CA Dilip Jain
GST IMPACT ON TEXTILE INDUSTRIES:
Introduction: Textile Industry in India is one of key sector in Indian economy with a direct linkage to the overall growth of Indian and Global Economy. It Contributes 14 per cent to Industrial Production and 4 Percent to GDP. With over 45 million people, the Industry is one of the largest sources of employment generation in the country. The Industry accounts for nearly 15 per cent of total exports. The Indian Textile industry is amongst very few Industries that are vertically integrated from raw material to finished products.
The Textile and Apparel Industry can be broadly classified into two segments:
1. Yarn and Fibre
2. Processed Fabrics, Readymade Garments & Apparels.
- Central Excise Duty: The domestic textile industry has an optional route to pay zero excise duty across various stages of the value chain, provided they don’t claim the Input Tax Credit (ITC) at any stage. Cotton based industry are exempt from payment of excise and apparels have been attracting excise duty at effective rate of 1.2% (@ 2% with abatement @ 40%). Tax payable at the time of removal.
- Job Work Under Central Excise :In terms of the Rule 4(1A) of Central excise rules, every person who gets the goods, falling under Chapter 61 or 62 or 63 of the First Schedule to the Tariff Act, produced or manufactured on his account on job work, shall pay the duty leviable on such goods
- Value Added Tax: VAT is levied by State Governments on Sale of Textile and Apparels with Availability on Input Tax Credit of Vat Paid on Purchases. For Example, Currently under Chhattisgarh Vat, Vat Rate is 4% for Textile Fabric.
- Central Sales Tax: It is currently charged at the rate of 2% on the value of sale of goods. Tax payable at the time of sale.
- Entry Tax: Entry tax is an account based tax levied and collected by state governments on entry of goods into a local area for consumption, use or sale therein.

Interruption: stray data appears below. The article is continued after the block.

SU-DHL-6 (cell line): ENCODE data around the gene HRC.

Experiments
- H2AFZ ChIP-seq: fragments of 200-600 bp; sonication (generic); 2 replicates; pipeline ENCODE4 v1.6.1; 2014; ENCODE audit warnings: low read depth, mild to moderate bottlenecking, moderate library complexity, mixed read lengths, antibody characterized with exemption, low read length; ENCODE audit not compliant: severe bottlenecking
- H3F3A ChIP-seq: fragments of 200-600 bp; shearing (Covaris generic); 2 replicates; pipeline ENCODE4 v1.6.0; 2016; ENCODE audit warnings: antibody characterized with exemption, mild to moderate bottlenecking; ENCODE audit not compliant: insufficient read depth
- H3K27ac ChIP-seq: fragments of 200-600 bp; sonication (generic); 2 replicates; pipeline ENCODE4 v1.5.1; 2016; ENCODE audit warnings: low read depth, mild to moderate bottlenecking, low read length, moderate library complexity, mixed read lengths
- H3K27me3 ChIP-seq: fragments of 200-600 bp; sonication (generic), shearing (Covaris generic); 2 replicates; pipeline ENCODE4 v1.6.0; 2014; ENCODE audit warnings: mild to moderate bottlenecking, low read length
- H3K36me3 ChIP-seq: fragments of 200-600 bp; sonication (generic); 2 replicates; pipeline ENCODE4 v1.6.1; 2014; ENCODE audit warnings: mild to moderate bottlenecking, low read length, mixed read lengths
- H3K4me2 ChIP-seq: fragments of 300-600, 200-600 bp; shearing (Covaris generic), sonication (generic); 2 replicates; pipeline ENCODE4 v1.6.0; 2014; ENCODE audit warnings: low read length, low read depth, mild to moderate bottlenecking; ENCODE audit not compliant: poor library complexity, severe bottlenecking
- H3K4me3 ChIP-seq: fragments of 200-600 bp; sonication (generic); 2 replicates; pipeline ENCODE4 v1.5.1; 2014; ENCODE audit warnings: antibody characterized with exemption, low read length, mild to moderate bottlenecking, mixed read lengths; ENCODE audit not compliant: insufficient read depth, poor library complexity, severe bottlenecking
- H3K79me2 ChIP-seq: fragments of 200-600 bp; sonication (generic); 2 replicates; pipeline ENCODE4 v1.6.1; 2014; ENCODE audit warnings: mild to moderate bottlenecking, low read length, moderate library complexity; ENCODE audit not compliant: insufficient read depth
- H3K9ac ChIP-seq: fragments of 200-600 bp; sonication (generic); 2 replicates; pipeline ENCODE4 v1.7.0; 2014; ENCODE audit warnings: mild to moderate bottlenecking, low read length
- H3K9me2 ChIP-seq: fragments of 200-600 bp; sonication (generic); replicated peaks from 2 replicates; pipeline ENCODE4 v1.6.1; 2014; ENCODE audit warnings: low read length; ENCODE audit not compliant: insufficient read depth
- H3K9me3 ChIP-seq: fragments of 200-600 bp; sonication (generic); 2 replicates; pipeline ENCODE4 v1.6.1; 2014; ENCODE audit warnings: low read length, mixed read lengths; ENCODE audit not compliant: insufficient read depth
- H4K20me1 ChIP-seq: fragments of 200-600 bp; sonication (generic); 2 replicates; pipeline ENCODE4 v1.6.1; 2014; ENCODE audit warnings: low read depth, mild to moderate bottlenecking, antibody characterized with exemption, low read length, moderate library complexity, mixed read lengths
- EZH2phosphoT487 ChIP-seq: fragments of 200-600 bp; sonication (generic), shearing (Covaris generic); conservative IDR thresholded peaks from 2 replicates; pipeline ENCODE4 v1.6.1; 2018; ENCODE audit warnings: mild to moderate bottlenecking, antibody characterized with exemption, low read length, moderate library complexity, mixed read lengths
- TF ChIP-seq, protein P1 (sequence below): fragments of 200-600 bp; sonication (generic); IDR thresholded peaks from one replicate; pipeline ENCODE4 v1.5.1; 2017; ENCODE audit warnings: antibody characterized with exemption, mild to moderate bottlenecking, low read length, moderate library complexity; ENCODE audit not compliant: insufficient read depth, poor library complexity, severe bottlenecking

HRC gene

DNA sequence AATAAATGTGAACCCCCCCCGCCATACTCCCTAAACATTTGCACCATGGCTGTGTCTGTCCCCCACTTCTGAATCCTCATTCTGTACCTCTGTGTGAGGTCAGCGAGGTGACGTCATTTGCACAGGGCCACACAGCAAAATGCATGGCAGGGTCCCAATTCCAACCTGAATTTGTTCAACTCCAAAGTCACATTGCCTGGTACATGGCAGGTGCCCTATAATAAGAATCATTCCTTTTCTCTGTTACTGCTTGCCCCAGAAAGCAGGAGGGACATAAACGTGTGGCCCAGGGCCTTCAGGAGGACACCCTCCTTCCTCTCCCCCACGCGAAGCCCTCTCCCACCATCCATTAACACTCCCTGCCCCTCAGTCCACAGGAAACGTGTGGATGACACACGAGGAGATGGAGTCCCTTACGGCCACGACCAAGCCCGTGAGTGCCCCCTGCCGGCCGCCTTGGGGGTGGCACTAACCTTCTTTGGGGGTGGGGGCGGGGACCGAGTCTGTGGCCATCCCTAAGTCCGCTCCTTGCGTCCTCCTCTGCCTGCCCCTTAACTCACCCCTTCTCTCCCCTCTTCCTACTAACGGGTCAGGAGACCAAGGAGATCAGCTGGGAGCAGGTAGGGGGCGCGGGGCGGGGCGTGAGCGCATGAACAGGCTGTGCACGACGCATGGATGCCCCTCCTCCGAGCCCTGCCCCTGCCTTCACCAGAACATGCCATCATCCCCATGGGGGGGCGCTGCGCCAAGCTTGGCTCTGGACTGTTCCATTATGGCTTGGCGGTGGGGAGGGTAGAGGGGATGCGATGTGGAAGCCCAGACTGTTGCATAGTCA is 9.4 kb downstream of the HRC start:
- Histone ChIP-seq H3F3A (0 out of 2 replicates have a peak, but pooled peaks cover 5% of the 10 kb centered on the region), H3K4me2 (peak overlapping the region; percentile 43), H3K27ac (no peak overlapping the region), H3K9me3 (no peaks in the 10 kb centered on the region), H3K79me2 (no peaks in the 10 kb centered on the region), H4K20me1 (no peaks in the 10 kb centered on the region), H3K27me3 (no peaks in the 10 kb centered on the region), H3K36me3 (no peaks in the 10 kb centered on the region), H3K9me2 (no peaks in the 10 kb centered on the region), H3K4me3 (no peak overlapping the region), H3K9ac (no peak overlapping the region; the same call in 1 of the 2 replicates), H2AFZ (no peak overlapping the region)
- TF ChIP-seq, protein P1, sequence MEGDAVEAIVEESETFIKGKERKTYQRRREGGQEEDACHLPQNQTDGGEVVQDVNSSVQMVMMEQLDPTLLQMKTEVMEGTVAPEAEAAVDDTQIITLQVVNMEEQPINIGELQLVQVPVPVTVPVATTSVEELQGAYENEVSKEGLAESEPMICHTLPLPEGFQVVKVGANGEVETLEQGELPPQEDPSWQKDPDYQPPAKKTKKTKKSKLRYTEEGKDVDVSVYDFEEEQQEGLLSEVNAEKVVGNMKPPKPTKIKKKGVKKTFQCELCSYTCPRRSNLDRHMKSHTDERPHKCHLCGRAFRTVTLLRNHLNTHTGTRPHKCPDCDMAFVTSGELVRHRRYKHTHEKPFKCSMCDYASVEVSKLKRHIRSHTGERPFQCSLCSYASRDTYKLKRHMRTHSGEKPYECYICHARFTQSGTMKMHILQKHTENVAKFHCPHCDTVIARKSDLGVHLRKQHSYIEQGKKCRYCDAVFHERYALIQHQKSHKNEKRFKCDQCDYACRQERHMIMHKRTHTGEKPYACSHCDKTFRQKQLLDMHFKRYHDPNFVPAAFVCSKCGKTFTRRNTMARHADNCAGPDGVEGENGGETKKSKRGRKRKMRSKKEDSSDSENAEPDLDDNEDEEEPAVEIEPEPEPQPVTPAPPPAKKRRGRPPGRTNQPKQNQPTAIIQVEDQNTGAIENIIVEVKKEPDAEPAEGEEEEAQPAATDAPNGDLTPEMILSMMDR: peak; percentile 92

- Custom Duty: Custom duty on exports is normally nil rated except for raw cotton and cotton waste, imports are leviable to CVD and special CVD.
- An important determinant of the tax incidence under GST will be the GST rate applicable to the textile segments. While the final GST rates are yet to be announced, even at the 12% lower rate recommended by the Dr. Arvind Subramanian Committee, the textile sector is likely to be negatively impacted. The Cotton Value of Chain is likely to be worse affected as it is currently attracting Zero central Excise Duty and tax in Inputs may not be more than 2-4%.
- Currently the Vat Rate on apparels is 4.5% and 1.2 percent effective excise duty on branded goods with MRP more than Rs 1000, the overall tax incidence on the finished goods is lower than 12% , which is the lowest rate being proposed in India.
- With Input tax credit chain becoming more transparent and integrated, the tax credit for exporters will become easier and full credit of indirect taxes can be claimed.
- Fiscal barriers for inter-state movement to be removed: Reduce time of movement and logistic costs, stocking costs and carrying costs.
- With textile sector coming under GST, textile players which are oriented towards domestic markets will be able to set-off the GST paid on domestic capital goods (but not the import duty) as their sales will be subject to GST. Accordingly, this will reduce the cost of capital investments.
- Recently the Textile Association from South India has urged the union government to make a uniform levy of 5% on all textile and clothing products under GST. They also want the government to continue the duty drawback benefits for garments and made up exports.
Conclusion: The expected rate of GST would be 12%. Net of credit maybe still 6-9%. To some extent final cost would increase. However GST would help exporters. The cash dealing would significantly reduce.